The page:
The only explanation for that was that I really didn't care anymore how nice I was, since we already had our food and no one could spit in it but us. Or maybe that, after two hours and thirty minutes, if not more, I had given up on being a good, polite person.

Still, I can understand why it might have been a tad embarrassing to sit with me, while I talked about how I couldn't go to the bathroom on principle, because if I did I would be admitting defeat, since by using the restroom, I would be accepting that I would be sitting in that booth for hours longer. And I get how I might have led you to some relationship problems, with my inciting your rage against your Special Someone, since there was nothing on the TV behind your head.

And I promise that next time we are so very hungry, I will just suggest Arby's or Culver's like a normal person, so it will all end up okay.

I also promise that I will stop helping you think up good come-backs, unless they are for a conversation with Andy because he knows how quirky (that's a nice word for crazy) I am and might just forgive me, if I ask him nicely.

That being said, I hope you will let yourself be seen in public with me again, someday.

Your friend,

Laura

Monday, November 9, 2009

Yesterday

To understand the horror of yesterday, you must first understand how I spent Saturday night.

How did I spend Saturday night?

Well, if you insist...I spent Saturday night lying awake in bed and starting at the ceiling. Then I took Tylenol PM, and I spent the rest of the night lying awake and staring at the ceiling, except then my toes tingled like they tell you about in all those commercials they put out trying to convince us that restless leg syndrome (RLS) is a "real medical condition" instead of what I call a "minor annoyance."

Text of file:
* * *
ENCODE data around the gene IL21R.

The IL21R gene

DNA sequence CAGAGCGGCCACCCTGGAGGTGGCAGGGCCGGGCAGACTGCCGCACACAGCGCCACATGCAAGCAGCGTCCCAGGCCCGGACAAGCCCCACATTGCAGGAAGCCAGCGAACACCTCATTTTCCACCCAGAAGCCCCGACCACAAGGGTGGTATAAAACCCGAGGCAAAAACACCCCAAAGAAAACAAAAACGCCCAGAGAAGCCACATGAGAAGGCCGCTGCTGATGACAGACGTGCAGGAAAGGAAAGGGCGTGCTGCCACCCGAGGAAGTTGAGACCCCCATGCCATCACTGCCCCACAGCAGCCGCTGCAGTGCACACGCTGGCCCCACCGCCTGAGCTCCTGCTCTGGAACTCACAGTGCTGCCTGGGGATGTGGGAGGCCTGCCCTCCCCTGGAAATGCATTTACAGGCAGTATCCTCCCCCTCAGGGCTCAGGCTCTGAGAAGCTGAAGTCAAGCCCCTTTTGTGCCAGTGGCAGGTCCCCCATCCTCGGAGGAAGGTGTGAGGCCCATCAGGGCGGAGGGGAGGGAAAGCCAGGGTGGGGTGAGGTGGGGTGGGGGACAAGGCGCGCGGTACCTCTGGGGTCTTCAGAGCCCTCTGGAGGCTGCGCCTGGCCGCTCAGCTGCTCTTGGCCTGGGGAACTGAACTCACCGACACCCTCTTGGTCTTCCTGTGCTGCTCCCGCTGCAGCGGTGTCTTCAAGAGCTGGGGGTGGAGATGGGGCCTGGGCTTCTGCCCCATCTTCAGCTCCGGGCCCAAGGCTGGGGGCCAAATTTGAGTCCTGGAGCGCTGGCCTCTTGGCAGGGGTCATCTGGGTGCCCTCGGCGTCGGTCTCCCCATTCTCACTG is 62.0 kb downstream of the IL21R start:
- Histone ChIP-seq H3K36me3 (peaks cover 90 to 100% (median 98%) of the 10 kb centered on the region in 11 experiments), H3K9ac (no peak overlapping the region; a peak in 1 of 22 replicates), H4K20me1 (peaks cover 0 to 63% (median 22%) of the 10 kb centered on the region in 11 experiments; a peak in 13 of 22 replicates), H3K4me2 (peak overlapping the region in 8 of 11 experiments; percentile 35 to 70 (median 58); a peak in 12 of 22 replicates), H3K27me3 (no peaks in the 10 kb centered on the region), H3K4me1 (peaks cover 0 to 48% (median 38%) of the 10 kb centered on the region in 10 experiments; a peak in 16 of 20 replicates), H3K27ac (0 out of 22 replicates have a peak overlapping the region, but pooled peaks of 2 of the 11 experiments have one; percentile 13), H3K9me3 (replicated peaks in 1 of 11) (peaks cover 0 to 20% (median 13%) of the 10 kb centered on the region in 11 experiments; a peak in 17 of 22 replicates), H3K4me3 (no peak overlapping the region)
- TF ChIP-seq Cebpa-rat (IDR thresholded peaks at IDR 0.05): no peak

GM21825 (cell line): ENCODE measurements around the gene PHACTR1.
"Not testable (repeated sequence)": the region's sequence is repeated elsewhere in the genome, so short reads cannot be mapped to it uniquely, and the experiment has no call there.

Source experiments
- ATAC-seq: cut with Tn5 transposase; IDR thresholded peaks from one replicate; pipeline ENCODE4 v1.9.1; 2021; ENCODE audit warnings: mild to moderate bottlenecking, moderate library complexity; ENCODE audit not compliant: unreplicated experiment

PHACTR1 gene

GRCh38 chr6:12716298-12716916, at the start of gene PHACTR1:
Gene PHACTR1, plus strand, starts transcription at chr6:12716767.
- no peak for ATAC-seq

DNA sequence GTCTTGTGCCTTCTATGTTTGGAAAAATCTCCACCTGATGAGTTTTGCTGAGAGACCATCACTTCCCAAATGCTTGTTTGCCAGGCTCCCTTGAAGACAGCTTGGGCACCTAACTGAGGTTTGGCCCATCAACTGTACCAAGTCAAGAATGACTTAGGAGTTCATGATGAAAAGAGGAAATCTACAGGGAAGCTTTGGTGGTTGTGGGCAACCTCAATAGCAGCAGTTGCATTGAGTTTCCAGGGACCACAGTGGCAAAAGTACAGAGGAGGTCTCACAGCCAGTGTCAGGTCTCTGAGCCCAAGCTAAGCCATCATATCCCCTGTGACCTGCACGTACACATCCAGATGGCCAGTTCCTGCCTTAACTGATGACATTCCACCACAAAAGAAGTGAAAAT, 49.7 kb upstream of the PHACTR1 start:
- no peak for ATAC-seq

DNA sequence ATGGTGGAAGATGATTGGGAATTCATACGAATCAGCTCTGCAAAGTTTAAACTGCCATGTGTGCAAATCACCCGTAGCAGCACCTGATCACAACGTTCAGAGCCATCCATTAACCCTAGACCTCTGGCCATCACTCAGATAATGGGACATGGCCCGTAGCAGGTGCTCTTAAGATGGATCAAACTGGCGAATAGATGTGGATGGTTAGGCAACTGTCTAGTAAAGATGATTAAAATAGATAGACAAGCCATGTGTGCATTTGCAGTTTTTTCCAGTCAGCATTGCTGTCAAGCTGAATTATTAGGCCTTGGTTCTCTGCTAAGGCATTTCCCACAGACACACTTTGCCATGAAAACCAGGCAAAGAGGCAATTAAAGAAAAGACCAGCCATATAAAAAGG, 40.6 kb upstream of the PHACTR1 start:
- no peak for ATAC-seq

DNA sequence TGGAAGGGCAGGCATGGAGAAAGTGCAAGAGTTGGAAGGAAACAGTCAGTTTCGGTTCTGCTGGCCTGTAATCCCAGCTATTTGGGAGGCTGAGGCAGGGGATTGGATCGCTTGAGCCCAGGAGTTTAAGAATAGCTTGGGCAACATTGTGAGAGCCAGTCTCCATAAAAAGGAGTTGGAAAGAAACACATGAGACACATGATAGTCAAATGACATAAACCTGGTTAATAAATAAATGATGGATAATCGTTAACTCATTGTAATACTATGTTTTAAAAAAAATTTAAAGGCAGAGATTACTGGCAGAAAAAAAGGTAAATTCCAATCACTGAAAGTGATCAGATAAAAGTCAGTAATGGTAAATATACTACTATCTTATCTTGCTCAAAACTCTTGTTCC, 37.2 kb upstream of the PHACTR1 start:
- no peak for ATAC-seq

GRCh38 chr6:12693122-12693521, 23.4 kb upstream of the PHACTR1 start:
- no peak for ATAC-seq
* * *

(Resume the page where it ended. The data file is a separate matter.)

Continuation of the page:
When I finally fell asleep, my alarm went off because I had forgotten to switch it from 6:00 a.m., a problem that led to annoyance, rage, and then my turning my cell phone to "Silent" and then switching it off in case "Silent" wasn't "Silent" enough.

To understand the consequences of that decision, you must also understand that, if left to my own devices, I will sleep eternally, like some kind of modern-day Sleeping Beauty, without all the sexism (she'll only wake up when she meets the perfect man, who completes her, breaks the spell, etc. just because she can't live out a normal life on her own--without being guarded like an infant? Oh--not to mention the whole arranged marriage thing. Seriously. Good movie, though--I love the music).

Sorry, Jen. I really do like the Disney movie, just not the fairy tale message reinforcing the whole gender-role thing.

I was awake half the night, or more. When I finally woke up, it was 2:30 p.m.

That's late.

That's the whole day, pretty much. Not good.

So I made the most of what was left, but I got almost nothing done, compared to what I could have accomplished had sleep been restricted to the time that sleep should be. Like night.